May 29, 1972 (28th Parliament, 4th Session)


Jean-Luc Pepin (Minister of Industry, Trade and Commerce)


Mr. Pepin:

I was trying to answer the question, why not more key sectors? I hope the Leader of the Opposition will take account of the remarks I have made.
The next question is: why not have general rules of Canadian participation? Why not a 51 per cent ownership formula? Why not a 75 per cent of directors formula? Why not the 90 per cent of management formula, and so on? These have been recommended by a good many people.

May 29, 1972
Foreign Takeovers Review Act Mr. Speaker, the main purpose of this bill, and I will admit it, is not to increase Canadian participation, and I underline that, although, and I underline the "although" also, participation will be a factor in the screening of takeovers. It is one of the five factors that will have to be borne in mind. I refer to participation by Canadians both within the particular enterprise being subjected to takeover, and participation in the industrial sector where that enterprise is located. I believe that an increase in Canadian participation will come mainly through other policies, some of them presently existing and some others to be added in the future. Those now in existence are the tax system, the Canadian Development Corporation, and that sort of thing. And, as the Minister of National Revenue (Mr. Gray) said in his statement of May 2, the government is looking at other possibilities to enhance the Canadian interest, such as better use of Canadian capital markets, increased development of indigenous technology, and management development. On the latter subject my department, has recently created two modest programs for the improvement of Canadian management. I hope hon. members opposite have noticed this. Reference to these programs is to be found in communique No. 33/72, but I will not read it now.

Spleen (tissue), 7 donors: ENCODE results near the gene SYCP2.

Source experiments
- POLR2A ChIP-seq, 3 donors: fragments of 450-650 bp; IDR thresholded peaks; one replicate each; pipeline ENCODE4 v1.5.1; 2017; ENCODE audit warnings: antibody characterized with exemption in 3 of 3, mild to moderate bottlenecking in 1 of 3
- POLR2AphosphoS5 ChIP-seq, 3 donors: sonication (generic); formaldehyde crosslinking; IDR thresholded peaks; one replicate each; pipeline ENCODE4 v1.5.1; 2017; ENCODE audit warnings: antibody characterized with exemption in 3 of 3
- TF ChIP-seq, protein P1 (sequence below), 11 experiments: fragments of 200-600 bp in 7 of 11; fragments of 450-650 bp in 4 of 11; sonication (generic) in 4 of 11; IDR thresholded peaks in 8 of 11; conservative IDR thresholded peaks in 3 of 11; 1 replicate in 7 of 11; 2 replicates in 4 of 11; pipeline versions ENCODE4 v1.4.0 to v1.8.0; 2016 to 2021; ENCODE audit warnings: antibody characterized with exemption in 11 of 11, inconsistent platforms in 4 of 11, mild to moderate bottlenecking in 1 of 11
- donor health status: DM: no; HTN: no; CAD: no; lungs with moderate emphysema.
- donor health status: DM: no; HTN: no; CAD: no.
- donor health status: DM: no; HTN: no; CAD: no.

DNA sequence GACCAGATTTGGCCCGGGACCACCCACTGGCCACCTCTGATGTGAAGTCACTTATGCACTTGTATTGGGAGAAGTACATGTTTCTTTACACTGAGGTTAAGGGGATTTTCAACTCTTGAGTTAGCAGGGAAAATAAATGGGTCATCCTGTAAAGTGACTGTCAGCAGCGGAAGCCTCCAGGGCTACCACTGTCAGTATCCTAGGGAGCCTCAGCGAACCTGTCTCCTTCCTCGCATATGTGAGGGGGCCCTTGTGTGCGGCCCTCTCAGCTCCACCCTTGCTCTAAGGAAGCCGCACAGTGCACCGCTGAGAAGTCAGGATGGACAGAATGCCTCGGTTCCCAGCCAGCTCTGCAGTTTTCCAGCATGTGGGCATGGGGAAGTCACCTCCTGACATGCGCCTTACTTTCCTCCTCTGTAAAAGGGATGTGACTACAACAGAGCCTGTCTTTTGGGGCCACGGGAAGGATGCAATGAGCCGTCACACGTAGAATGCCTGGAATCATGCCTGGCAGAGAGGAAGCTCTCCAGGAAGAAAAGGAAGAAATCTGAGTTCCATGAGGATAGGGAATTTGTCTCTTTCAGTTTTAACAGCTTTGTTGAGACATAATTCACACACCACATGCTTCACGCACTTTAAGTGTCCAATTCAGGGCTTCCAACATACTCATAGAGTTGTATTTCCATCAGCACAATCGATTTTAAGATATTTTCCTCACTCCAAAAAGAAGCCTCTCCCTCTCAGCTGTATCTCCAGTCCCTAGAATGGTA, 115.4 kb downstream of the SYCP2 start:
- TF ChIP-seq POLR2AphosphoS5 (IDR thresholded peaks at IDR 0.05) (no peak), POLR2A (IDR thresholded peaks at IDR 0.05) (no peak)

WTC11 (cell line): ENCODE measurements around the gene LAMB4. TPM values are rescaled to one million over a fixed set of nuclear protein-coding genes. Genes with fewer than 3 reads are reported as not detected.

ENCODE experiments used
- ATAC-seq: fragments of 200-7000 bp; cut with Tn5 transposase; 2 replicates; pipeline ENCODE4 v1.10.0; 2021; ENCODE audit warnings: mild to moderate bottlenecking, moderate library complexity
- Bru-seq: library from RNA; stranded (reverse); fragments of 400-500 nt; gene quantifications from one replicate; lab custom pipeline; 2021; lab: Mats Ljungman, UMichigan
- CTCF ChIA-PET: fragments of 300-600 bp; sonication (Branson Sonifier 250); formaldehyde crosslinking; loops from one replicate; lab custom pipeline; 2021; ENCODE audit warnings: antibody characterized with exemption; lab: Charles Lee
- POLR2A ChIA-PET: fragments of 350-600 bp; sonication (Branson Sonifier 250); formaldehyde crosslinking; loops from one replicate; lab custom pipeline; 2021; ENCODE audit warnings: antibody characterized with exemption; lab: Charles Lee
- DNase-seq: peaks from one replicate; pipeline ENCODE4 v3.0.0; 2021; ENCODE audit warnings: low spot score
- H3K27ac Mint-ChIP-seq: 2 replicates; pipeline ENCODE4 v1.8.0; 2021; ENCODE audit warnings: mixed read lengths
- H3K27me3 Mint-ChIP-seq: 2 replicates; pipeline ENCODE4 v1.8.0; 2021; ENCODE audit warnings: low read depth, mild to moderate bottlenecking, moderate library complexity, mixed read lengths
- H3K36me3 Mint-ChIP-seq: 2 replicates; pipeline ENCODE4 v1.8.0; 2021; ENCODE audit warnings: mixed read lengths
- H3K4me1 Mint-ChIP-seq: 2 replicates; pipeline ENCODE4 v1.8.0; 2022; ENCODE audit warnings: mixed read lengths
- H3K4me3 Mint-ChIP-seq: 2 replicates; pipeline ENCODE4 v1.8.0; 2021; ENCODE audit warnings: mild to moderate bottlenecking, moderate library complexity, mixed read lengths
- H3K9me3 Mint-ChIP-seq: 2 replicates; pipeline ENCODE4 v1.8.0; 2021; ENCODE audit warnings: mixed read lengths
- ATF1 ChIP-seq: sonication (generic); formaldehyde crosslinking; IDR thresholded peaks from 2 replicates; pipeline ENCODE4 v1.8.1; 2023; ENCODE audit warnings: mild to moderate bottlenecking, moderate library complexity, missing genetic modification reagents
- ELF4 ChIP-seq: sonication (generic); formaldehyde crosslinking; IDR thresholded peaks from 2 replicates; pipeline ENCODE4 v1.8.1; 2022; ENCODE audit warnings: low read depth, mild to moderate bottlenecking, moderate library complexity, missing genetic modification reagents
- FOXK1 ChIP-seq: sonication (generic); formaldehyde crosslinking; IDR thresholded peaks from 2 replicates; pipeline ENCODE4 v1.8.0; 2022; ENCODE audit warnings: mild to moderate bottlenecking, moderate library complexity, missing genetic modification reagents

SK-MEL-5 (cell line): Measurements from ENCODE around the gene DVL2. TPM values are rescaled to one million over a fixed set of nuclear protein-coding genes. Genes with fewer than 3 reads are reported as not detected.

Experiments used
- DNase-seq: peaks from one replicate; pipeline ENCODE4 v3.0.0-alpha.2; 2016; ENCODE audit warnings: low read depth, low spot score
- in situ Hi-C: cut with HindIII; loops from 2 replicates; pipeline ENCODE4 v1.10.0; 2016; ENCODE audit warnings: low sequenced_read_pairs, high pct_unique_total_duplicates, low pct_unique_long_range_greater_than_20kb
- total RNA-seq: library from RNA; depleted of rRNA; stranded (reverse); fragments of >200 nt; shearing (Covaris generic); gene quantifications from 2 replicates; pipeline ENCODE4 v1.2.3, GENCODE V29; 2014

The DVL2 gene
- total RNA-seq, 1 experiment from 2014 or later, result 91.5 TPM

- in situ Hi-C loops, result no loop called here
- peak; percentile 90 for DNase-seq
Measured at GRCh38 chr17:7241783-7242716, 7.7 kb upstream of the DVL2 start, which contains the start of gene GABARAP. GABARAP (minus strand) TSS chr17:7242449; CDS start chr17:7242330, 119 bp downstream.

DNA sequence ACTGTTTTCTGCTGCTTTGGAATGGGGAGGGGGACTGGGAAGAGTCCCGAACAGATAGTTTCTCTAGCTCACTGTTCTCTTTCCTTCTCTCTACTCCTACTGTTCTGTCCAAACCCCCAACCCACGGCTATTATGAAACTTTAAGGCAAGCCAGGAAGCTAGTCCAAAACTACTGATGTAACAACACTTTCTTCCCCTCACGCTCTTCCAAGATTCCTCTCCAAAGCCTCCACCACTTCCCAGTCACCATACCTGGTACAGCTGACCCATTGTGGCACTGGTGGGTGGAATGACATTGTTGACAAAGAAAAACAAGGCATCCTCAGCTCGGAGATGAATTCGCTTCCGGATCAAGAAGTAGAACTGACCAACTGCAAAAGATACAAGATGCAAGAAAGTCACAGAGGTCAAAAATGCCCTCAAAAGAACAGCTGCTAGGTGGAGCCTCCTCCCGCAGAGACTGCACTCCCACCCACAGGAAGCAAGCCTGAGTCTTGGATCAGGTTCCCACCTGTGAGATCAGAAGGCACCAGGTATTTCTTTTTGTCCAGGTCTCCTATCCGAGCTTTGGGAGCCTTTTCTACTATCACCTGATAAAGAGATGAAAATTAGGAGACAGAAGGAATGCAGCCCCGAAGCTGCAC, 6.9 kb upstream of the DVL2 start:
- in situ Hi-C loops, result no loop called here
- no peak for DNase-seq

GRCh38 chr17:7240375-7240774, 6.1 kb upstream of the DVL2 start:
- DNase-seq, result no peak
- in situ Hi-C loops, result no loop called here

Mr. Speaker, might I suggest that a policy that would focus primarily on Canadian participation without considering performance first could bring about rather strange results. A simple, automatic, general requirement of 51 per cent ownership, 75 per cent of directors, and 90 per cent of management would not necessarily produce the results we are all seeking. Having seven Canadian directors out of nine on the board does not give you much if the seven are treated like figureheads. And 90 per cent Canadian management does not mean much if all the decisions are in fact made abroad. Having 51 per cent Canadian ownership does not give you much if, in that particular enterprise control can be exercised with 10 per cent ownership. I am just saying here that one should not be fooled by appearances. These are not black and white situations to be solved once and for all by legislative action. There is a brief passage in Montesquieu-I am sure everybody has read it-where he calls at least for some countries, for the primacy of mores, customs and conventions over laws. This is where he says that very often changes in realities are more important than changes in law.
What is the importance of this bill, of this screening of takeovers? The leader of the NDP, the hon. member for York South (Mr. Lewis) says, "One big zero." I disagree of course.

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